Walking to the window, he told himself to get away from the idea of liquor. The heat was stronger than liquor. He stood there at the window, looking out upon Greenwich Village, seeing the lights, hearing noises in the streets. He had a desire to be part of the noise. He wanted to get some of those lights, wanted to get in on that activity out there, whatever it was. He wanted to talk to somebody. He wanted to go out. He was afraid to go out. And he realized that.
The realization brought on more fright. He rubbed his hands into his eyes and wondered what was making this night such a difficult thing.
And suddenly he was telling himself that something was going to happen tonight Your fingers fly across the keyboard. Ten thousand words a day. You have the title by the time you type He didn't even blink when he heard the sirens, although he knew they were coming toward him and toward no one else. The End. You know it has flaws. You know Dark Passage was a lucky fluke. That Edward Hopper loneliness. Yeah, the flaws. Interior and spoken for the two viewpoints. Spoken for everyone else.
You make them either very very good or horrid. Like the nursery rhyme. Like Irene and Martha. You write roughshod over facts sometimes. Like with the plot. Fingerprinted to buy a car bwaaahahahaha. But back to Nightfall. Stop with the damned distractions! He felt just a bit sorry for himself. At thirty-three a man ought to have a wife and two or three children.
A man ought to have a home. A man shouldn't be standing here alone in a place without meaning, without purpose. There ought to be some really good reason for waking up in the morning. There ought to be some impetus. There ought to be something. Postscript : You die a couple of days following a bar fight nineteen years after publishing Nightfall.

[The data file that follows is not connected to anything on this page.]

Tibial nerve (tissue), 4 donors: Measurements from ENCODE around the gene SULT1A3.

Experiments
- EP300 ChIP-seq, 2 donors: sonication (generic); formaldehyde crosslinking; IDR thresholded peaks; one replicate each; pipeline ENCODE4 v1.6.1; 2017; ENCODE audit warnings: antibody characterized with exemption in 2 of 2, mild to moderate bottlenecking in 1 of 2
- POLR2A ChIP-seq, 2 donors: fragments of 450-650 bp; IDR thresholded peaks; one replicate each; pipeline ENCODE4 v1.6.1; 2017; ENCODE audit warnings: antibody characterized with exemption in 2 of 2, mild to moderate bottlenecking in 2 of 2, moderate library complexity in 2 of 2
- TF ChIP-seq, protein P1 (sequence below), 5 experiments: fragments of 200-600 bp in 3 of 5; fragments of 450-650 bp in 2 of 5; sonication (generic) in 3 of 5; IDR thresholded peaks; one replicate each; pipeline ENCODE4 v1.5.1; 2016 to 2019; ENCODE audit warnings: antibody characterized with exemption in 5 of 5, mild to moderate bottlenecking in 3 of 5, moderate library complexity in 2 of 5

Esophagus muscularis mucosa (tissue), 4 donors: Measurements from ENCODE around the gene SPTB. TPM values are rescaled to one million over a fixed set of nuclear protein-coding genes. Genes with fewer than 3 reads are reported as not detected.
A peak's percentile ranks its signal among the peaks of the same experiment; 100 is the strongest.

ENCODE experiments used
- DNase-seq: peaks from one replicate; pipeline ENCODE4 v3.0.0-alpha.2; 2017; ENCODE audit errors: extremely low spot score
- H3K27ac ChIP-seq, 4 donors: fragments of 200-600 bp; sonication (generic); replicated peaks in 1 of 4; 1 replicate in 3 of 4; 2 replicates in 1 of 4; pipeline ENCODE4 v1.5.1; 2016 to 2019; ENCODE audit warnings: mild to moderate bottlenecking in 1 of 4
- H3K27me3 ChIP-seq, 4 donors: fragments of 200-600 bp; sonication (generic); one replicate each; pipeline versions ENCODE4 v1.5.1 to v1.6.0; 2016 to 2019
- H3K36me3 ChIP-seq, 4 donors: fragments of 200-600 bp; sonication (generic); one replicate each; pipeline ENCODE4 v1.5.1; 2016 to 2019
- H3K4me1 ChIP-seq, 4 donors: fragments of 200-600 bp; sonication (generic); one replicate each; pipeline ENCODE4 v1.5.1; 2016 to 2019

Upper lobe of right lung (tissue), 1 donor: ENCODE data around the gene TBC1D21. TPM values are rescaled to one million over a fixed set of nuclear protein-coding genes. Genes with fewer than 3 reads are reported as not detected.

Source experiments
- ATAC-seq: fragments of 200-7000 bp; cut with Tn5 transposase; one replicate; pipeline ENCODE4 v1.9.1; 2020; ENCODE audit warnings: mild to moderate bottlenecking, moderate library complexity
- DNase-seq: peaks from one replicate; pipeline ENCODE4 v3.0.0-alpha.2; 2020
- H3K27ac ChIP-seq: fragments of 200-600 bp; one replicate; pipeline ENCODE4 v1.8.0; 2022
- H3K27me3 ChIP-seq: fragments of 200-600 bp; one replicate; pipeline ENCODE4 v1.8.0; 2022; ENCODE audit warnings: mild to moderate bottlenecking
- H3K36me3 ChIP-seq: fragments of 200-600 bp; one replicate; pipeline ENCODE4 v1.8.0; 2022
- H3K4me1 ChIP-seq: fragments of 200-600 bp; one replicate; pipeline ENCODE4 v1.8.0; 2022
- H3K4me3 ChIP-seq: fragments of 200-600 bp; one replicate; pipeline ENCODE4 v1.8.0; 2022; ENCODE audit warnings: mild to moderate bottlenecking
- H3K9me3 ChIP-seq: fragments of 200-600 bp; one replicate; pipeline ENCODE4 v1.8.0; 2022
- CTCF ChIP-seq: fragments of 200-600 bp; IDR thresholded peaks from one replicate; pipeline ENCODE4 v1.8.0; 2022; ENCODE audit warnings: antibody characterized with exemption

You were The film adaptation of Nightfall was released in , nine years after the book, and without Bogie or Bacall. Your books go out of print but have rebounded and are bigger than ever, riding a revival wave of noir. George September 28, at AM. Mathew Paust September 28, at AM.
TracyK September 29, at AM. Mathew Paust September 29, at AM. Barry Ergang September 30, at PM. Mathew Paust September 30, at PM. Newer Post Older Post Home. Subscribe to: Post Comments Atom.
Where discerning readers can get up to date coverage of crime movies, books and comics. Here you can expect news, interviews, essays, recommendations and enthusiastic ramblings about crime fiction in all its exciting forms. Goodis' protagonist, "Jim Vanning," is remarkably capable of dealing with the adversity that continuously confronts him, much more so than the author's usual protagonist. Enjoying catching up with Goodis' other work, more than half a century after seeing the Truffaut adaptation and picking up a paperback edition of Down There. Glad to see the man is back in print Post a Comment. Nightfall could easily have been adapted for Hitchcock.
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Nightfall, Cassidy’s Girl and Night Squad by David Goodis